The Habitat for Humanity ReStore in the former Kal Tire location in Salmon Arm now has its own truck as well as ‘opening soon’ signs on the building. (Photo contributed)
Salmon Arm ReStore looking for volunteers as setup to begin

Stocking shelves expected to start within two weeks, soft opening in April

Dr. Bonnie Henry talk about the next steps in B.C.'s COVID-19 Immunization Plan during a press conference at Legislature in Victoria, B.C., on Friday, January 22, 2021. THE CANADIAN PRESS/Chad Hipolito
456 new COVID-19 cases in B.C., 2 deaths

Since January 2020, 78,278 have tested positive for the novel coronavirus in B.C.

Royal LePage Place, along with the adjacent Jim Lind Arena are the two ice arenas operated by the City of West Kelowna..—Image credit: contributed
$442,200 to replace aging ammonia chiller at West Kelowna arena

West Kelowna is the recipient of a provincial grant to replace the ammonia chiller

The husband wife team of Brett Turner and Olivia Fobert are the bakers and makers behind Joy Road Catering who are opening up a pop up bakeshop this May in the former Craft Kitchen. (Facebook)
Pop-up bakeshop opening in downtown Penticton

Joy Road Catering’s Bakeshop will be offering breads, pastries, lunch bowls and a marketplace

NDP leader Jagmeet Singh holds a press conference on Parliament Hill in Ottawa on Wednesday, Feb. 24, 2021. THE CANADIAN PRESS/Sean Kilpatrick
NDP will not trigger election as long as pandemic continues: Singh

‘“We will vote to keep the government going’

Major renovations are planned for the Centennial Outdoor Rink in Vernon. - Photo submitted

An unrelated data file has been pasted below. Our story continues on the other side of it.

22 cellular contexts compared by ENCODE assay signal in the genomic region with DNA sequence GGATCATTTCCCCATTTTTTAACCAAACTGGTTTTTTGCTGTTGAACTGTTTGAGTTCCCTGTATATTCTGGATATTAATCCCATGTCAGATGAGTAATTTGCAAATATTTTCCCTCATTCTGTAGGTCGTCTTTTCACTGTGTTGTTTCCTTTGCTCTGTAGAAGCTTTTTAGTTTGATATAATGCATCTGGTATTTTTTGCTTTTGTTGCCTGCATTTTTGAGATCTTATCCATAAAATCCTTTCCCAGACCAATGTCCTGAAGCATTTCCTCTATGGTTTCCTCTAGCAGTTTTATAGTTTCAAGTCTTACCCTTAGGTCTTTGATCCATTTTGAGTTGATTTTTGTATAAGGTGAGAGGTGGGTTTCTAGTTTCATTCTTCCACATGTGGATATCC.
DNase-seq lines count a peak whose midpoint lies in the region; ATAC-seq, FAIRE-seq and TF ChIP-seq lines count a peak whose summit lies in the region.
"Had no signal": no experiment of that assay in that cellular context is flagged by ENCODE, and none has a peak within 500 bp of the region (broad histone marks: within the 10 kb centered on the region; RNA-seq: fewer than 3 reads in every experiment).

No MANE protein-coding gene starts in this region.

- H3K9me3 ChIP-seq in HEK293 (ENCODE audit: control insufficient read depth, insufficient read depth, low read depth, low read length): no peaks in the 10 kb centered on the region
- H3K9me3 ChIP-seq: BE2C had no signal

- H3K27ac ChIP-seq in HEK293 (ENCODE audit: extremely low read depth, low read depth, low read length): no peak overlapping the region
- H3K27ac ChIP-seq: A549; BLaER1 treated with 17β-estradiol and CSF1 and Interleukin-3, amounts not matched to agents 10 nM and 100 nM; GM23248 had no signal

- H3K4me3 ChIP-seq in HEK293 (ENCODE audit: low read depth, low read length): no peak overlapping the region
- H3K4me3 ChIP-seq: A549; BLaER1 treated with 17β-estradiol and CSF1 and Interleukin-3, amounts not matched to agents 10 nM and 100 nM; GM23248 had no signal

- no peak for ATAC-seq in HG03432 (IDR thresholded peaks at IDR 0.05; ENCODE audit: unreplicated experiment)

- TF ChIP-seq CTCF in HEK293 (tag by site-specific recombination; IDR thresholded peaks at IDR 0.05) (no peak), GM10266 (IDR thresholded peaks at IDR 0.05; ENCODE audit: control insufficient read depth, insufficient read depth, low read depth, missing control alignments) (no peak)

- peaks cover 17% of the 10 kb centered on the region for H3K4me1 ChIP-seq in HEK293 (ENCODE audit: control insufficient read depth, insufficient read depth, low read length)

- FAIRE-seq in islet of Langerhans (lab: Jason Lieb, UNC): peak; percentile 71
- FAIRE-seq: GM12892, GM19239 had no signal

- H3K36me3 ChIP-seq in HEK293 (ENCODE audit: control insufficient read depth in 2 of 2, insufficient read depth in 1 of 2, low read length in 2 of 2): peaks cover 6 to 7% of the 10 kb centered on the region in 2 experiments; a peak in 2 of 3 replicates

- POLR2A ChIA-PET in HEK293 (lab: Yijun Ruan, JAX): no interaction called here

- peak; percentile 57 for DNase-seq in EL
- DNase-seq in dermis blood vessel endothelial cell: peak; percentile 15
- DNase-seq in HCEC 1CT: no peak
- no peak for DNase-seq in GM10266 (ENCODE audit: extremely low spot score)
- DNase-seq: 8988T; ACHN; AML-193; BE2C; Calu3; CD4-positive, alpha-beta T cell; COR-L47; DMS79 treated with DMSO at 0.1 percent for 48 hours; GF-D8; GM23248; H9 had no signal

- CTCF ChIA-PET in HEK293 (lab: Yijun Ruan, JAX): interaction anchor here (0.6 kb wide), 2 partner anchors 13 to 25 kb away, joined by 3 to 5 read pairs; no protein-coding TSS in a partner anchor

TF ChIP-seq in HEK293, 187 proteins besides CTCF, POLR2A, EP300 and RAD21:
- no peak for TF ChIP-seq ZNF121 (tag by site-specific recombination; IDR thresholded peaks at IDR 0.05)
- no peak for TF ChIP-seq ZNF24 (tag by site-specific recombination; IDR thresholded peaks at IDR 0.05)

$695K grant to get Vernon rink ready for next season

Provincial funding will go toward replacing chiller at Centennial Outdoor Rink

BC49 logo
$75K lotto ticket sold in Vernon

Check your tickets, someone is winning big through the BC/49

Highway 5 pictured at Zopkios Southbound, Feb. 25 morning. (DriveBC)
Winter storm warning issued for Coquihalla, Highway 3

Up to 30 cm of snow expected by Friday (Feb. 26) morning

Pivot Rx is a new downtown Vernon pharmacy that aims to combine face-to-face care with the latest technological offerings in pharmaceutical care. (Brendan Shykora - Morning Star)
New Vernon pharmacy takes ‘old-school’ approach to cutting-edge care

Pivot Rx has set up shop downtown in a building formerly home to MacKay’s Prescriptions for 40 years

Students from Summerland’s Okanagan College often posed for photographs on the Big Rock. The rock was on the northern slope of Giant’s Head Mountain. (Photo courtesy of the Summerland Museum)
Summerland’s Big Rock had been deposited during last ice age

Rock was once a prominent feature on Giant’s Head Mountain

Most Read